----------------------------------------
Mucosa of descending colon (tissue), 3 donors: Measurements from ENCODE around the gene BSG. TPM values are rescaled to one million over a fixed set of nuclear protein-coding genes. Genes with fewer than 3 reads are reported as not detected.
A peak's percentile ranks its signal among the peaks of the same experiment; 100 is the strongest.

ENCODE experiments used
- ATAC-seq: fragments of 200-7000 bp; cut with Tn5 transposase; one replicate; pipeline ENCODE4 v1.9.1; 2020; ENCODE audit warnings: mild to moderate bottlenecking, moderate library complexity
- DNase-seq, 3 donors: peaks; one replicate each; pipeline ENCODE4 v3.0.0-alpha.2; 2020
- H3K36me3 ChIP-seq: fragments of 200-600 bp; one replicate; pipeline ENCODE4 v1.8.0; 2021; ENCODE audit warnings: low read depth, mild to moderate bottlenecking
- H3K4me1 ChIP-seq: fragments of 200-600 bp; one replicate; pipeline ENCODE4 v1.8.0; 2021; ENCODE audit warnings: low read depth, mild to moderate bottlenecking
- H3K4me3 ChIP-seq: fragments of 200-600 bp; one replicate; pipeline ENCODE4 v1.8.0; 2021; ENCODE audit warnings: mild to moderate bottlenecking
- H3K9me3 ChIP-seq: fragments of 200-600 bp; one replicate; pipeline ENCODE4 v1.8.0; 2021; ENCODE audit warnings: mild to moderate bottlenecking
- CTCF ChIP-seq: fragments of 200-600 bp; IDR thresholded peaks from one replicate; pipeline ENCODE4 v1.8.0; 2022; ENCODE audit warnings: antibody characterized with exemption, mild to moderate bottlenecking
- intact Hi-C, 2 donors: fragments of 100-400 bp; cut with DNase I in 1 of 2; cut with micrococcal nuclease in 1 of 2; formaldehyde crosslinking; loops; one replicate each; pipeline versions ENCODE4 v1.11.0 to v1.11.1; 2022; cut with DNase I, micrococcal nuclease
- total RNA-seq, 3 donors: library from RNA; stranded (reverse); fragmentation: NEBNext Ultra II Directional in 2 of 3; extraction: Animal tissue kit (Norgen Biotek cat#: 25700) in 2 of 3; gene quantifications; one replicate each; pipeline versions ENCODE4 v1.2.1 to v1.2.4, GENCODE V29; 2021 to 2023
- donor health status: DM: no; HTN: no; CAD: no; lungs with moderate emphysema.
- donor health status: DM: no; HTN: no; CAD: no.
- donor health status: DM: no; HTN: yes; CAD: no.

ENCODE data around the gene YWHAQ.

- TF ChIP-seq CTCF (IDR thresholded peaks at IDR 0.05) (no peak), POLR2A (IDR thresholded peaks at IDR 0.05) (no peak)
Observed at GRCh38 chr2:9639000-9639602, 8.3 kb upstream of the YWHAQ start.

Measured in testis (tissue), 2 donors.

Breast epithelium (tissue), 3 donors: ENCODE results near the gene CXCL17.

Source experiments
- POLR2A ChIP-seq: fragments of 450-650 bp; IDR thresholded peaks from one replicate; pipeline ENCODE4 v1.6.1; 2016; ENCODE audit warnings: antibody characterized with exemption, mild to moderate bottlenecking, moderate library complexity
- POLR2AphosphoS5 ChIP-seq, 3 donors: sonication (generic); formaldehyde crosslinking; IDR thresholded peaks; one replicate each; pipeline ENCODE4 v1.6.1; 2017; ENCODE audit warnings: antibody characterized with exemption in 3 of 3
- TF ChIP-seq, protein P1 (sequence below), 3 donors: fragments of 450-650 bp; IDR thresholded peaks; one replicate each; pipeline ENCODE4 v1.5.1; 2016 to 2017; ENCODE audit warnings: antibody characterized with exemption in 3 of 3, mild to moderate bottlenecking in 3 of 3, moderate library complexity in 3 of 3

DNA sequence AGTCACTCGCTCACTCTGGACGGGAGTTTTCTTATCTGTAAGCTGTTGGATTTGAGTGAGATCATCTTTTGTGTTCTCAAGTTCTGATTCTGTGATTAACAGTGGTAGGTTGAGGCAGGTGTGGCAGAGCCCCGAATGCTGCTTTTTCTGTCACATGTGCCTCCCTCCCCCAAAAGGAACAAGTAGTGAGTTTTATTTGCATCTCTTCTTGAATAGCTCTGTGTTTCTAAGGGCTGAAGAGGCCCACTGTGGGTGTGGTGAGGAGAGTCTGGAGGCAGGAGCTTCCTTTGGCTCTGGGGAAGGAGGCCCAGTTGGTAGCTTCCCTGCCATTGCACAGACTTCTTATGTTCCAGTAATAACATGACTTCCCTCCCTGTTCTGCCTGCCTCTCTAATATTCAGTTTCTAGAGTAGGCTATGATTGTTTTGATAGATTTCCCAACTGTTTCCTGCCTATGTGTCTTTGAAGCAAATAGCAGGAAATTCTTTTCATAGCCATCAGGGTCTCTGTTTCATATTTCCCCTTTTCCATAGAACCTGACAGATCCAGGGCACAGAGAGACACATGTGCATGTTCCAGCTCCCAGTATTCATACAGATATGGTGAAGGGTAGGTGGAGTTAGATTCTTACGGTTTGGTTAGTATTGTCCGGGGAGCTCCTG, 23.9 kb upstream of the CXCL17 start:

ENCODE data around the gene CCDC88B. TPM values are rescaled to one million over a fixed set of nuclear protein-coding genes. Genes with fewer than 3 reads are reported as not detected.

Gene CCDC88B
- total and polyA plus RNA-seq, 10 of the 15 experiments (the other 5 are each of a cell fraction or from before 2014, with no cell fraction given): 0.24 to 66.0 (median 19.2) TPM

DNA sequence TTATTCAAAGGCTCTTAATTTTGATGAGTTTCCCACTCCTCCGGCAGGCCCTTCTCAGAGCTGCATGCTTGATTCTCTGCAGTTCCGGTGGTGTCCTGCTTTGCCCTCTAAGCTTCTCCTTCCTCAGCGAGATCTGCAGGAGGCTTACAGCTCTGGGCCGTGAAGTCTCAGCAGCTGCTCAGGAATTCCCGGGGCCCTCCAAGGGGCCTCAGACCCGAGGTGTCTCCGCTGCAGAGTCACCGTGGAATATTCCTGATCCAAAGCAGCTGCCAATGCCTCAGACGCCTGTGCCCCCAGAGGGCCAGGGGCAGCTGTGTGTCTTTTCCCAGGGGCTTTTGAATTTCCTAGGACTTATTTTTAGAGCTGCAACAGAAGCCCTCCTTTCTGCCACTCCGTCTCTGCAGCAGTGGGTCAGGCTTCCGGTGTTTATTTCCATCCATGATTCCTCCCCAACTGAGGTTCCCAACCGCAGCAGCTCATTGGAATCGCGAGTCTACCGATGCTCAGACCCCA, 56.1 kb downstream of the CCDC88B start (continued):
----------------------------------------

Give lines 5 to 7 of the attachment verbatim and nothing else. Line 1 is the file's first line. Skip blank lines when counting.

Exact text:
- DNase-seq, 3 donors: peaks; one replicate each; pipeline ENCODE4 v3.0.0-alpha.2; 2020
- H3K36me3 ChIP-seq: fragments of 200-600 bp; one replicate; pipeline ENCODE4 v1.8.0; 2021; ENCODE audit warnings: low read depth, mild to moderate bottlenecking
- H3K4me1 ChIP-seq: fragments of 200-600 bp; one replicate; pipeline ENCODE4 v1.8.0; 2021; ENCODE audit warnings: low read depth, mild to moderate bottlenecking